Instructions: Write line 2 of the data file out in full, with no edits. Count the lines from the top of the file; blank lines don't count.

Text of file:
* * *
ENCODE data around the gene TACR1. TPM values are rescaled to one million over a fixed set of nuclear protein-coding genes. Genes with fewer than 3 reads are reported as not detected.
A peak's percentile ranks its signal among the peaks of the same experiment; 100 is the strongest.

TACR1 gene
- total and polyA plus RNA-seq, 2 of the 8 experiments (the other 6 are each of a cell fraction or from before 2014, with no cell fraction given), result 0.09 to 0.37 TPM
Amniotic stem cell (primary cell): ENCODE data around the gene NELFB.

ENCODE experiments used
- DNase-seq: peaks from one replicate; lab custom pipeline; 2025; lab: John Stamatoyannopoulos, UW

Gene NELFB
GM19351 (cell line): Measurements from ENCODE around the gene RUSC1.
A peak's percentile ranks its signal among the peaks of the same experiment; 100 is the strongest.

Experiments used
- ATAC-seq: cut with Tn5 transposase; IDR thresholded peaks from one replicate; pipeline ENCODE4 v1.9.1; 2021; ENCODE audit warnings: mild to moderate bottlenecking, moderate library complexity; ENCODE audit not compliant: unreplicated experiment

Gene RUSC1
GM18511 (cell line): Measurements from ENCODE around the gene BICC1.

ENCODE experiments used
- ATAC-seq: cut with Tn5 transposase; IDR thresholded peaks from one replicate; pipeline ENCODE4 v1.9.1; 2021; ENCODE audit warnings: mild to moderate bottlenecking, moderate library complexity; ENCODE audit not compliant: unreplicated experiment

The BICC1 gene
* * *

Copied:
A peak's percentile ranks its signal among the peaks of the same experiment; 100 is the strongest.